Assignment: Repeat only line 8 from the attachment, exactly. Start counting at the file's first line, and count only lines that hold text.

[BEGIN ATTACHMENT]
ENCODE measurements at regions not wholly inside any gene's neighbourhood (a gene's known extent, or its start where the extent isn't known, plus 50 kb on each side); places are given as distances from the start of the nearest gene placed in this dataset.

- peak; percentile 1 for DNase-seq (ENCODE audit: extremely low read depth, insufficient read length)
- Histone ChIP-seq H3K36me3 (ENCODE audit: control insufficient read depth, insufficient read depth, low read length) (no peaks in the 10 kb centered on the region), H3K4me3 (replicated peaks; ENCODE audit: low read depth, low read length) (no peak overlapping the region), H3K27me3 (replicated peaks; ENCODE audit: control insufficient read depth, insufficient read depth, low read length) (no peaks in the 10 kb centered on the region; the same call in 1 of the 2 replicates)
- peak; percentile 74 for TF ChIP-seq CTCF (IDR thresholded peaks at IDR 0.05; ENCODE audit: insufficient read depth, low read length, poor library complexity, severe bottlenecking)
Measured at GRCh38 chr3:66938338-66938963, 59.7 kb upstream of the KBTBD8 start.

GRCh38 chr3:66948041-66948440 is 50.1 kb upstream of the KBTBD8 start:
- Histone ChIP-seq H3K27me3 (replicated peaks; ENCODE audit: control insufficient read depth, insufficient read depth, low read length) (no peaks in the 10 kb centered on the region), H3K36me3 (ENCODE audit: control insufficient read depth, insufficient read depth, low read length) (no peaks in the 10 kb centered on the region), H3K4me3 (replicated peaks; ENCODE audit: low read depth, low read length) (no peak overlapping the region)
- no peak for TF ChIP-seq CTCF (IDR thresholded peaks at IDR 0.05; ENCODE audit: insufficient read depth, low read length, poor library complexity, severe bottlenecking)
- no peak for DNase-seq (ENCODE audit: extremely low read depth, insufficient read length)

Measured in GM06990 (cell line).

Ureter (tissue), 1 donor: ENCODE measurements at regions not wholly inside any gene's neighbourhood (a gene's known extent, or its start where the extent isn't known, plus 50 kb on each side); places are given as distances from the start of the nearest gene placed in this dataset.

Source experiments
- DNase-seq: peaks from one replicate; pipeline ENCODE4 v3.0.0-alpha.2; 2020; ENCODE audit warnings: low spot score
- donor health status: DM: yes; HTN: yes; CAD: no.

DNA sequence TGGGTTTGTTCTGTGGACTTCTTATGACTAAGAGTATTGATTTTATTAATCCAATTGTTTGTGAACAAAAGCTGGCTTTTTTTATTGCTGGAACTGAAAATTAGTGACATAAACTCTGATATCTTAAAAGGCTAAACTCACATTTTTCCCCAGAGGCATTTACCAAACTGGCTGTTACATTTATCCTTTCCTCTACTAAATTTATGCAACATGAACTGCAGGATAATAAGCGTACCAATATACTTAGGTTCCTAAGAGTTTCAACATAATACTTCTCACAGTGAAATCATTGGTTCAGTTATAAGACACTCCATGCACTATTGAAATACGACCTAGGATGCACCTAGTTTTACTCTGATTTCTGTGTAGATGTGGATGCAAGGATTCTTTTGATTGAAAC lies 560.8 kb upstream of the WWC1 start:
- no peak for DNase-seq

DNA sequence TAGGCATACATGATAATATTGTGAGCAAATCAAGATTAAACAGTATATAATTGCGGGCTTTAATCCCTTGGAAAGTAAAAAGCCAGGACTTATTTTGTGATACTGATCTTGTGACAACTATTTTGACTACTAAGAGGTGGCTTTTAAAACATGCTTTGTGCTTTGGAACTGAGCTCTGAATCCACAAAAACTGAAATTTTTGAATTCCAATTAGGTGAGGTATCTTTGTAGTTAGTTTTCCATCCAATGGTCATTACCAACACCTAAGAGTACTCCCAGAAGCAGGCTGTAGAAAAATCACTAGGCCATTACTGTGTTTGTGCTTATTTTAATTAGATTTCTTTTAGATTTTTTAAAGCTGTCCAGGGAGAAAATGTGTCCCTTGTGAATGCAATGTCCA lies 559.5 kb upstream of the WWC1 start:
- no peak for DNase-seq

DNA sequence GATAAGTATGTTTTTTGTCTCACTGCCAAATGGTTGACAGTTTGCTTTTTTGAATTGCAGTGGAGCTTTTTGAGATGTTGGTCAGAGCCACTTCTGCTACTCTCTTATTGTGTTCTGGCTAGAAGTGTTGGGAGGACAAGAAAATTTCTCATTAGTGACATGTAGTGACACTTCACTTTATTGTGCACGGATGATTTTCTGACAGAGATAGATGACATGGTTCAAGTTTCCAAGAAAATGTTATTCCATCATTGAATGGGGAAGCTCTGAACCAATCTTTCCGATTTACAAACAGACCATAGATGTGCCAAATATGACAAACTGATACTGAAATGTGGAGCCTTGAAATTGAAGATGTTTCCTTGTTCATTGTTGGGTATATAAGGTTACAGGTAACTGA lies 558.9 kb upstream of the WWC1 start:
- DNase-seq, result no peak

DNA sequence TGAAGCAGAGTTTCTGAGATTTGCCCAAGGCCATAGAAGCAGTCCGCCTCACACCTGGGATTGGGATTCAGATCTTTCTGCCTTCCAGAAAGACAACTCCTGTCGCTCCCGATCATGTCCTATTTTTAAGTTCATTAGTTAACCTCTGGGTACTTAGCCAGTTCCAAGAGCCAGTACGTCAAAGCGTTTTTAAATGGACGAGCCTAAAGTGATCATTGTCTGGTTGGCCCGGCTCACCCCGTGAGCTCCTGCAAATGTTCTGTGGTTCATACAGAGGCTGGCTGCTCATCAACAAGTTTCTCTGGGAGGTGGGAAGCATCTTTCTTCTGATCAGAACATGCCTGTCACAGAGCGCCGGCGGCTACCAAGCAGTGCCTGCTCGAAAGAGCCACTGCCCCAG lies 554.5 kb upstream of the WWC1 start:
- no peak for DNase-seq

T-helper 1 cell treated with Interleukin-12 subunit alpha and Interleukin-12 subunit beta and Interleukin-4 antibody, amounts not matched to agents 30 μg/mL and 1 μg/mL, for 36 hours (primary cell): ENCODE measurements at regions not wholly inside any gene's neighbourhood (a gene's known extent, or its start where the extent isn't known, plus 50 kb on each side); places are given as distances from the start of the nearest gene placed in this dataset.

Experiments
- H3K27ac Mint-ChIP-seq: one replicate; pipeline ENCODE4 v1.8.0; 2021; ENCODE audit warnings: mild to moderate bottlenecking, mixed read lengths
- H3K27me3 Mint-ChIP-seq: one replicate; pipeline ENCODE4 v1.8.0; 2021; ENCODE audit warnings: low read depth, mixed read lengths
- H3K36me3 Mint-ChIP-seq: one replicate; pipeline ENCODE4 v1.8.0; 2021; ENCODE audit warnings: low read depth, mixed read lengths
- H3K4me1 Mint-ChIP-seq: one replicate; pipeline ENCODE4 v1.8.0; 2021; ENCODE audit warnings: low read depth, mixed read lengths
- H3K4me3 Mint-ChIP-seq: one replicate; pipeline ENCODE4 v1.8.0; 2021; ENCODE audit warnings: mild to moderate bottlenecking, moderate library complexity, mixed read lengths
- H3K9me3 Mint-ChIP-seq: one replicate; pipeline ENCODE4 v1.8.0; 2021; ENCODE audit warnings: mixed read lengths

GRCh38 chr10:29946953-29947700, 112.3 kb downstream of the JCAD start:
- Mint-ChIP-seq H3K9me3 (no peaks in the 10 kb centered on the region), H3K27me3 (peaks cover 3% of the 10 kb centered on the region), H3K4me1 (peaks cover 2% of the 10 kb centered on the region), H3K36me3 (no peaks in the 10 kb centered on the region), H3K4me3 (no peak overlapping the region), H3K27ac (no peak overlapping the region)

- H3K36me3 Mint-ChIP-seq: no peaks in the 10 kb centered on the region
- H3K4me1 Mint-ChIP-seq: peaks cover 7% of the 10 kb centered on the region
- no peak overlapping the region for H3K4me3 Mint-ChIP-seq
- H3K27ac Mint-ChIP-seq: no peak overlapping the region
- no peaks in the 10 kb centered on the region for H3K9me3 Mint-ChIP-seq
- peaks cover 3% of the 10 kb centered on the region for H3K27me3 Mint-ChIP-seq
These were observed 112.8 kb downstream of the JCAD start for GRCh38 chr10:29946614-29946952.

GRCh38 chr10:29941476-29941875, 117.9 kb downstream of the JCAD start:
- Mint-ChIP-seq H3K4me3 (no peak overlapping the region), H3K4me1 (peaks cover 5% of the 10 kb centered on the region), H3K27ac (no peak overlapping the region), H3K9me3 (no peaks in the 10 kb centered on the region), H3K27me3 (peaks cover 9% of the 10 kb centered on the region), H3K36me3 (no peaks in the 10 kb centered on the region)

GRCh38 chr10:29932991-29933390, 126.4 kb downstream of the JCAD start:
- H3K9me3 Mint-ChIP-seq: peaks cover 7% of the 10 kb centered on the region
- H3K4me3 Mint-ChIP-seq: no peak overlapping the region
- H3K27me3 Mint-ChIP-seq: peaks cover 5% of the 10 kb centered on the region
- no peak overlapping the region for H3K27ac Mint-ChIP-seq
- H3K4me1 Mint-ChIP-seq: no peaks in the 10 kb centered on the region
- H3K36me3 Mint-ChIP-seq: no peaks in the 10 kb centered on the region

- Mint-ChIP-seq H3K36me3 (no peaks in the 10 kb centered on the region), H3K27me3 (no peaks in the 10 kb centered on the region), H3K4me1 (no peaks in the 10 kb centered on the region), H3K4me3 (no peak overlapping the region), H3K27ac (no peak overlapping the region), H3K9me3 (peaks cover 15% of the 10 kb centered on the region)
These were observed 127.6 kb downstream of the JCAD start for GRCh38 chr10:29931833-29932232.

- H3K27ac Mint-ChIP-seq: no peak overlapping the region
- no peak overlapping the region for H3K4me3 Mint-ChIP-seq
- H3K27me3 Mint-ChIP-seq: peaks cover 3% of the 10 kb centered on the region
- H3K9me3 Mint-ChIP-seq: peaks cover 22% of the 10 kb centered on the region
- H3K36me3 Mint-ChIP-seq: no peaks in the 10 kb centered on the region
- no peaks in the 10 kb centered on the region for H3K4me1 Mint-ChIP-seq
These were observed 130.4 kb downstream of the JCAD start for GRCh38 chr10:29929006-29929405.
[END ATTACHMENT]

- no peak for TF ChIP-seq CTCF (IDR thresholded peaks at IDR 0.05; ENCODE audit: insufficient read depth, low read length, poor library complexity, severe bottlenecking)